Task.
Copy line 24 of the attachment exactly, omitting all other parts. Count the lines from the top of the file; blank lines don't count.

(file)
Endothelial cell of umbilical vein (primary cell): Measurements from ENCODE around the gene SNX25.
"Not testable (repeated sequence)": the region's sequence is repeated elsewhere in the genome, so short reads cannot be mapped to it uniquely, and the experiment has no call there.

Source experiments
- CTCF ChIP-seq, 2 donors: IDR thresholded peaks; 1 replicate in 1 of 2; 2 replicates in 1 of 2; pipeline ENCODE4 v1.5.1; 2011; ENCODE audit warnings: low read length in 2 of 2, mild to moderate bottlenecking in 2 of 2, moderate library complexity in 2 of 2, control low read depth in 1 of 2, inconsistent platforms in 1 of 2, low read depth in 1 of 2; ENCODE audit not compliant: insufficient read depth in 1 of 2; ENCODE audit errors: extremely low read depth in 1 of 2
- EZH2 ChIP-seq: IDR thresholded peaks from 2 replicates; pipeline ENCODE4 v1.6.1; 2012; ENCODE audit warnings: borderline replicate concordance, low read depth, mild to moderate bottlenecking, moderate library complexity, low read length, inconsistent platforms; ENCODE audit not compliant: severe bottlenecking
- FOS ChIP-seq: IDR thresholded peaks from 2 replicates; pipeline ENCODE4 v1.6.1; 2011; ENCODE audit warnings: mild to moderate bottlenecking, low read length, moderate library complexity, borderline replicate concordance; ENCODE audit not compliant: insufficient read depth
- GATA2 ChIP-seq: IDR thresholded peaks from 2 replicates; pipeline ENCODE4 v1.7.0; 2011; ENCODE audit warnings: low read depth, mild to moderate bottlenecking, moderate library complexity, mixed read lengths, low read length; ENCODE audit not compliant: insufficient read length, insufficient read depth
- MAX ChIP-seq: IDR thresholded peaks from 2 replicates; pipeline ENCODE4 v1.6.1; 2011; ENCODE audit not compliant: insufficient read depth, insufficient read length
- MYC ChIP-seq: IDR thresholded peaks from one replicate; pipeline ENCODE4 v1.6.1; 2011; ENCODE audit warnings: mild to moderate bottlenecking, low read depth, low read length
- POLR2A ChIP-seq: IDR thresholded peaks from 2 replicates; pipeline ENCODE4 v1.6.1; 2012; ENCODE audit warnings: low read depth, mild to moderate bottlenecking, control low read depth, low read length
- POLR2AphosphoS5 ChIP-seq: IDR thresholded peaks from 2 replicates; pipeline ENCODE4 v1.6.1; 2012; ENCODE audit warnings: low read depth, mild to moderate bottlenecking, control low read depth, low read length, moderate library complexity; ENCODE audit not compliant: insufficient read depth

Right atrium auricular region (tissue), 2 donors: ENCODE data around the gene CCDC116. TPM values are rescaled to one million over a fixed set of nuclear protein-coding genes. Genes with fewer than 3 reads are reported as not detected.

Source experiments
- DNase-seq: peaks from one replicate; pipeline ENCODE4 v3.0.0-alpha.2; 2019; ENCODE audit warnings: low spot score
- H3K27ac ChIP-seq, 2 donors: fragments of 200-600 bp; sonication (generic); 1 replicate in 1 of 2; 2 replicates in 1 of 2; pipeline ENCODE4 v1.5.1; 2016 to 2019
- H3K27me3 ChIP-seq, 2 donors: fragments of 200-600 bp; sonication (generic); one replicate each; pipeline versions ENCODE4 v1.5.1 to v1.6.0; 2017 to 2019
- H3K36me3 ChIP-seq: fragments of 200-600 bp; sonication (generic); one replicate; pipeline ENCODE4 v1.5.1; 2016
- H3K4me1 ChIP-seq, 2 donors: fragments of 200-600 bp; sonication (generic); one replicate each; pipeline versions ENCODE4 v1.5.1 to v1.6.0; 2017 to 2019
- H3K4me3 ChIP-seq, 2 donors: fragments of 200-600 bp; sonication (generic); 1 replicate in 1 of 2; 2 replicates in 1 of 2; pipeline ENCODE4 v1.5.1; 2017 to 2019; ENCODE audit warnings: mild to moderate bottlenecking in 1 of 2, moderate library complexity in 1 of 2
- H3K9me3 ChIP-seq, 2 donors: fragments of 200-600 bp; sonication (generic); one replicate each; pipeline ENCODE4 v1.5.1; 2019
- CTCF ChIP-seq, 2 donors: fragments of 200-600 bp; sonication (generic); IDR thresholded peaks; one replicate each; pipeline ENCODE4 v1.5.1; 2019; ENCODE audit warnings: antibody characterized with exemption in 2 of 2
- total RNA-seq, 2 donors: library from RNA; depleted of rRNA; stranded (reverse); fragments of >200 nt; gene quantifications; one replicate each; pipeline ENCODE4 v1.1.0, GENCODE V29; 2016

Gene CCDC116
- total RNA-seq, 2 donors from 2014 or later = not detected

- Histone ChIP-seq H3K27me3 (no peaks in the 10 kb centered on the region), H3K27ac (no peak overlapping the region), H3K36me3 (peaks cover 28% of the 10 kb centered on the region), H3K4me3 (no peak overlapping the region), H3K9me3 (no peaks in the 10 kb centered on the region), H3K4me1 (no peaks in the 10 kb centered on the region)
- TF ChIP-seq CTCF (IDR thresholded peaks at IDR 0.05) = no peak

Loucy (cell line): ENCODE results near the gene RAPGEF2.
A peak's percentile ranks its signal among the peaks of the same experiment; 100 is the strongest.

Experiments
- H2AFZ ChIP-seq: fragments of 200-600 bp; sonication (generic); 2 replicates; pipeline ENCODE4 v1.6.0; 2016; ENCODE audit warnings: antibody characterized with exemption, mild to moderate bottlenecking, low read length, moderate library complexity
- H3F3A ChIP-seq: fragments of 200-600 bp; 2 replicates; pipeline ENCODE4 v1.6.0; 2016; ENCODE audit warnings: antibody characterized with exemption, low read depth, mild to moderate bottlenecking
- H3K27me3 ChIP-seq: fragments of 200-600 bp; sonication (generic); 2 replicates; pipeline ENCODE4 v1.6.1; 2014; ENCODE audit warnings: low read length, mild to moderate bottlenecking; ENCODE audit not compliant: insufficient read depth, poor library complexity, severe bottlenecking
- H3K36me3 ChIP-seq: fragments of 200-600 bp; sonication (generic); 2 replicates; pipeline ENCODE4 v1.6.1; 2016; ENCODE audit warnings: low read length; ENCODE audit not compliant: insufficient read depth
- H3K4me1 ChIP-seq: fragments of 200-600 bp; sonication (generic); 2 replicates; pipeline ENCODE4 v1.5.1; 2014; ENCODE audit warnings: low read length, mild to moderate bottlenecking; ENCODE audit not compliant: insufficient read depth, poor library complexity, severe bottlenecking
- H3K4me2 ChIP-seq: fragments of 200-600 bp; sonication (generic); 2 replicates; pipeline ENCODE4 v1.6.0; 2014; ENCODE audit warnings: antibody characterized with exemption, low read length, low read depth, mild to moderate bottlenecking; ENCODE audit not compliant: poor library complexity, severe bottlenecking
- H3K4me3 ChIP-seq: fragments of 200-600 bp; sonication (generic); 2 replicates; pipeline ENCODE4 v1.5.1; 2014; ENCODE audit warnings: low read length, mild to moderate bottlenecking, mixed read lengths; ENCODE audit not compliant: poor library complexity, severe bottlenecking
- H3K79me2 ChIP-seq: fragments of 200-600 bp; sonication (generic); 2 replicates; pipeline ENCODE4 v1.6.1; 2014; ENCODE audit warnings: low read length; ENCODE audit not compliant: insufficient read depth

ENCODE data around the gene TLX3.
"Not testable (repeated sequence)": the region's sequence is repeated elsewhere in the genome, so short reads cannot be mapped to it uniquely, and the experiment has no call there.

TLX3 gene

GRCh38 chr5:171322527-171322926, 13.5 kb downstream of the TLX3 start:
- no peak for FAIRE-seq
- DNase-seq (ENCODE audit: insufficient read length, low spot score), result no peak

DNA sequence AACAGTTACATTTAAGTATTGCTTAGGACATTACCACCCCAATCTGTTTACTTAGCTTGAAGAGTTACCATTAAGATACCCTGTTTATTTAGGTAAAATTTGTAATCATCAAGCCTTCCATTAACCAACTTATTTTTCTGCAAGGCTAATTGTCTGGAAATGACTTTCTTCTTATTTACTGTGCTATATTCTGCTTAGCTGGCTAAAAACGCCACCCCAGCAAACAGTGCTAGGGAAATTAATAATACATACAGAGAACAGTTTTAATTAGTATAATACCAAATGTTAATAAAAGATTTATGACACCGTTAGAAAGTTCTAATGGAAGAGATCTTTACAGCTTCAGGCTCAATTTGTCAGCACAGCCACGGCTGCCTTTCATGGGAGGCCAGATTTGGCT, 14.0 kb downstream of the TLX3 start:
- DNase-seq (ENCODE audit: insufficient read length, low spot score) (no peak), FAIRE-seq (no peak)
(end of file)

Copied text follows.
- total RNA-seq, 2 donors from 2014 or later = not detected